While visiting Country Sister in Maine, we went to the beach with our families. The children gorged themselves on wild, sour blackberries while us adults pondered the beach rose hips and their ability to be foraged. One night we came up with the idea of this blog. We also decided to make rose jelly together, but due to the busy vacation schedule and lack of potable water, we were unable to. Instead we picked four gallons of rose hips and divided them to be made into jelly. We also discussed the possibility of bringing our jellies together at a later date to be sampled in a blind taste test.
Upon my return to Pennsylvania and the suburban homestead, I began the task of creating jelly. The usable ratio of rose hip to rose hip fruit is quite low. Not knowing this, I began removing the seeds in a quest for fruit for jam (as well as to avoid what some call "itchy bottom disease.") One hour later, I had just begun work on the second gallon bag of hips that Country Sister and I harvested with the hubbies and children in tow.
|Ulu and the Rose Hips|
The fruit was then boiled, mashed, and strained over the course of the day until it was time to jam it up. After putting it into jars, I had a few teaspoons to taste. It was thick and cloyingly sweet, almost like apple flavored honey.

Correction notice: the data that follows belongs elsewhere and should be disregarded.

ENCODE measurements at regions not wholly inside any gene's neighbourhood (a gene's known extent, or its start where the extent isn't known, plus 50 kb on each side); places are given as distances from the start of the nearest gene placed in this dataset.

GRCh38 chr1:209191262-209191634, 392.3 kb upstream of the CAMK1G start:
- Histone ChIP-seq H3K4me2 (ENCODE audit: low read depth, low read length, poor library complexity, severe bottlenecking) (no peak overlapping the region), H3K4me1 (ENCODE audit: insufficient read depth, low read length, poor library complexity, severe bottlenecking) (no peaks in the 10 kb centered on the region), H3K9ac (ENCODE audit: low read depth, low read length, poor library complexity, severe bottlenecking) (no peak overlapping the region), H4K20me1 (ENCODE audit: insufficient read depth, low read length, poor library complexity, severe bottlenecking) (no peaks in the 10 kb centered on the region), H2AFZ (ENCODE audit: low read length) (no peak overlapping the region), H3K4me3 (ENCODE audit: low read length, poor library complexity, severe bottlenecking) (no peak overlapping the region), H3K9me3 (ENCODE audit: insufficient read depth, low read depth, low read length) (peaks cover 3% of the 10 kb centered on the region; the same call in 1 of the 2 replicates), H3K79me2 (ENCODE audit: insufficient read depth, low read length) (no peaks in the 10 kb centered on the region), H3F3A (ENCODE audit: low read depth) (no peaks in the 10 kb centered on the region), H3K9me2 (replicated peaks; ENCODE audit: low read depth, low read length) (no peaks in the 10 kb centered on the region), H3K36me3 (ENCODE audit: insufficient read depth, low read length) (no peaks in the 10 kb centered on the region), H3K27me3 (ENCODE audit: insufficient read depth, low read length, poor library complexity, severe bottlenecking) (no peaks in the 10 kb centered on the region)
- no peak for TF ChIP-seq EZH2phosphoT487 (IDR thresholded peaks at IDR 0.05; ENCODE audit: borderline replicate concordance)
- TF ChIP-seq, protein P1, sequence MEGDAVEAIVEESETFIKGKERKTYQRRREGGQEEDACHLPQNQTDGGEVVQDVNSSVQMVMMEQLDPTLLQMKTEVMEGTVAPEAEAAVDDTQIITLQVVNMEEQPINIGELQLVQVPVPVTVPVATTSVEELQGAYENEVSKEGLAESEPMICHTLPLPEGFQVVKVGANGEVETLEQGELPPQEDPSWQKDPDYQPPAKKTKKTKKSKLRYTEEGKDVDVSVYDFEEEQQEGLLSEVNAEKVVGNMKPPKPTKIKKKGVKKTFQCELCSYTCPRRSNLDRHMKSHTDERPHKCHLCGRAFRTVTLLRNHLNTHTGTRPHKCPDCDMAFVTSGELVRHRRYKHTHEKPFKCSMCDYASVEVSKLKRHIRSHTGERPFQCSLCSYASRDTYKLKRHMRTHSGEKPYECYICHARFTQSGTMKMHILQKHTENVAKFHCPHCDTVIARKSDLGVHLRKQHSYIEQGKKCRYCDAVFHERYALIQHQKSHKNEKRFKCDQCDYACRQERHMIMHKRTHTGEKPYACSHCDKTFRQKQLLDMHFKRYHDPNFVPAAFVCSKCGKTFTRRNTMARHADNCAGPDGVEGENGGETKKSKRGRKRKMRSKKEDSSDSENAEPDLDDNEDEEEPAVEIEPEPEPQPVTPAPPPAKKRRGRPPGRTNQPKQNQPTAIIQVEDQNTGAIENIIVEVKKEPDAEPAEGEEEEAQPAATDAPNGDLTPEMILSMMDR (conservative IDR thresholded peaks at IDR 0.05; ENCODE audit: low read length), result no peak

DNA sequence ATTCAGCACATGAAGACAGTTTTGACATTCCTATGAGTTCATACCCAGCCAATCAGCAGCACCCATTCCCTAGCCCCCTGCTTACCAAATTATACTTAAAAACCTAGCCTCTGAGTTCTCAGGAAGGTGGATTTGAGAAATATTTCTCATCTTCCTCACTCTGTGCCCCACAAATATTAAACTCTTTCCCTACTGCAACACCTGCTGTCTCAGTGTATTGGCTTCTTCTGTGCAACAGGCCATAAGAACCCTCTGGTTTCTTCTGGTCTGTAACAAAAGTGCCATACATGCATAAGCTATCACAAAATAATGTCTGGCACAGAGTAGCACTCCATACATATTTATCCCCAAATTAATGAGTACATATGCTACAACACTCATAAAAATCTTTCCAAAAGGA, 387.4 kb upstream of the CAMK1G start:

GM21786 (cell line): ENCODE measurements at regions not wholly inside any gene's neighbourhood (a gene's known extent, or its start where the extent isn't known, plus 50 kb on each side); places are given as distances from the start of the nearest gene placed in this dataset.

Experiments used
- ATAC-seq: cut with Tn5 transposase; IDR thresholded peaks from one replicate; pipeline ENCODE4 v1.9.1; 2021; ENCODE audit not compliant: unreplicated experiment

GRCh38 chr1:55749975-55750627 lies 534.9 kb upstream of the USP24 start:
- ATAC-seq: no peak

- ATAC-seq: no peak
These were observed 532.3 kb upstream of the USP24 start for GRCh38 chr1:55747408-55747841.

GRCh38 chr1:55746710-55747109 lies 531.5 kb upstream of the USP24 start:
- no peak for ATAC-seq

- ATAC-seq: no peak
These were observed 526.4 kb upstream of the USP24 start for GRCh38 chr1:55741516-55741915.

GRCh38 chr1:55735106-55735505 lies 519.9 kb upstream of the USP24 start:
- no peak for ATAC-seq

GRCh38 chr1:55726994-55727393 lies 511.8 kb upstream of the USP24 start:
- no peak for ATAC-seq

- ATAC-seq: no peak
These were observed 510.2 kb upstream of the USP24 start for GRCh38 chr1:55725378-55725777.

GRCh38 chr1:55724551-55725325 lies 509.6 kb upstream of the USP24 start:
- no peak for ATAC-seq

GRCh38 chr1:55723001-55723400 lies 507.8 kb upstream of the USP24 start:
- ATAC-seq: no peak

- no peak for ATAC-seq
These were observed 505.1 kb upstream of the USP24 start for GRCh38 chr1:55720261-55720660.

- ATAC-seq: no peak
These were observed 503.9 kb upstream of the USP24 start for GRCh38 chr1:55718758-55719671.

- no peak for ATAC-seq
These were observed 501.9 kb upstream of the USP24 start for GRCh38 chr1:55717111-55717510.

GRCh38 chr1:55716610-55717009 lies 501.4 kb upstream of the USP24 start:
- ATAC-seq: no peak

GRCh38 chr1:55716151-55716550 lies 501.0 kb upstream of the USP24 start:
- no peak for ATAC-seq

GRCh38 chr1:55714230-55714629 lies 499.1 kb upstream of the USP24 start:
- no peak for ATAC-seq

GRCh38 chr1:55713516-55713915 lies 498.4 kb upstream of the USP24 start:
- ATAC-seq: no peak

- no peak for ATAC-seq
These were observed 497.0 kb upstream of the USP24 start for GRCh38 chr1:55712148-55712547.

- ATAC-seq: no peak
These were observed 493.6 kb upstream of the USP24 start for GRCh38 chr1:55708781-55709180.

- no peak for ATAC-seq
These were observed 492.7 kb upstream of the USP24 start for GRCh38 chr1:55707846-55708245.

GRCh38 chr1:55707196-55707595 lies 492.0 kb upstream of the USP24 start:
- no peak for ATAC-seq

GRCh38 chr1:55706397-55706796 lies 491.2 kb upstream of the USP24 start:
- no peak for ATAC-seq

Asks the hubby, "Was it worth it?"
The jury is still out...it is divine, yet it does take quite a little bit of effort to produce.
2 quarts rose hips, ends and seeds removed
1.5 quarts water
.5 cups lemon juice
1 package pectin
.25 teaspoons butter
3.5 cups sugar
Place hips and water in a pot and boil. Reduce to a simmer for about 1 hour. Mash the rose hips in the water. Strain this mixture in a jelly bag for at least an hour. I had to add more boiling water through the bag to make 3 cups of rose juice. Then put the juice in a large pan with the lemon juice and pectin. In the meantime prepare the jelly jars (makes 5-6 half pints) according to the package directions. Boil the juice mixture. When it boils, add the sugar. When the sugar is incorporated, add the butter and stir. Bring this mixture to a hard boil (that cannot be stirred down) for at least one minute (I boiled mine a little longer.) Put into the prepared jars leaving .25 inches head space. Place the lids on and place in the canner covered with one inch of water. Process the jelly for 10 minutes once it begins to boil. Remove from the canner and wait for those little pops!